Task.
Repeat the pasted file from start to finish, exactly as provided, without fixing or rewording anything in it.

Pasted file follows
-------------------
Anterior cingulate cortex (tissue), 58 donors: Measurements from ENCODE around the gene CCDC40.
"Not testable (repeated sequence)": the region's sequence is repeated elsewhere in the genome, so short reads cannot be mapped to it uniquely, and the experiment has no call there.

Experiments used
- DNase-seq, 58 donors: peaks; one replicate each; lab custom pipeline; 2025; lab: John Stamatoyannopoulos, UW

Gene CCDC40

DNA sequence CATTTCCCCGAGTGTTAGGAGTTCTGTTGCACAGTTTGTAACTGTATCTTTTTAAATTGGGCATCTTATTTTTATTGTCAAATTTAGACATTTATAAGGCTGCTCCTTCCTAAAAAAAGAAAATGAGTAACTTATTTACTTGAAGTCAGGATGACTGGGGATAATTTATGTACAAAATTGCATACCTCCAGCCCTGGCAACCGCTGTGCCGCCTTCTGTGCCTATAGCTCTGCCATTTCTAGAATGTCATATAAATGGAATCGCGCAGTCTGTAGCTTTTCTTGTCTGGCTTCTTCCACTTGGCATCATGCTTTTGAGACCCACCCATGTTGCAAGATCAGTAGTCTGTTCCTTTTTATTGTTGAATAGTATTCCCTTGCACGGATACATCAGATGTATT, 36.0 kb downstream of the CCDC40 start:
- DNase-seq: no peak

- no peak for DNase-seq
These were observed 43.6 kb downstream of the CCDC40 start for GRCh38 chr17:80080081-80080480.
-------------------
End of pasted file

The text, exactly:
Anterior cingulate cortex (tissue), 58 donors: Measurements from ENCODE around the gene CCDC40.
"Not testable (repeated sequence)": the region's sequence is repeated elsewhere in the genome, so short reads cannot be mapped to it uniquely, and the experiment has no call there.

Experiments used
- DNase-seq, 58 donors: peaks; one replicate each; lab custom pipeline; 2025; lab: John Stamatoyannopoulos, UW

Gene CCDC40

DNA sequence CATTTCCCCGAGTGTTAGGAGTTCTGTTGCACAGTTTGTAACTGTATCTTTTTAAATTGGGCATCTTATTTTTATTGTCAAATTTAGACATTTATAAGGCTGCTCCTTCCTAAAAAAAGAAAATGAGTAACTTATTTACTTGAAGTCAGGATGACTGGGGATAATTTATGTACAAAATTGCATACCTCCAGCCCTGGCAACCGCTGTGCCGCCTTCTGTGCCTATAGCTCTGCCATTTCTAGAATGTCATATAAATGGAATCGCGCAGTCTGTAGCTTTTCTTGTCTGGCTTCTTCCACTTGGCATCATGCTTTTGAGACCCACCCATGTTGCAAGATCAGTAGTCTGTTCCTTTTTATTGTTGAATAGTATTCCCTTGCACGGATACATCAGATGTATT, 36.0 kb downstream of the CCDC40 start:
- DNase-seq: no peak

- no peak for DNase-seq
These were observed 43.6 kb downstream of the CCDC40 start for GRCh38 chr17:80080081-80080480.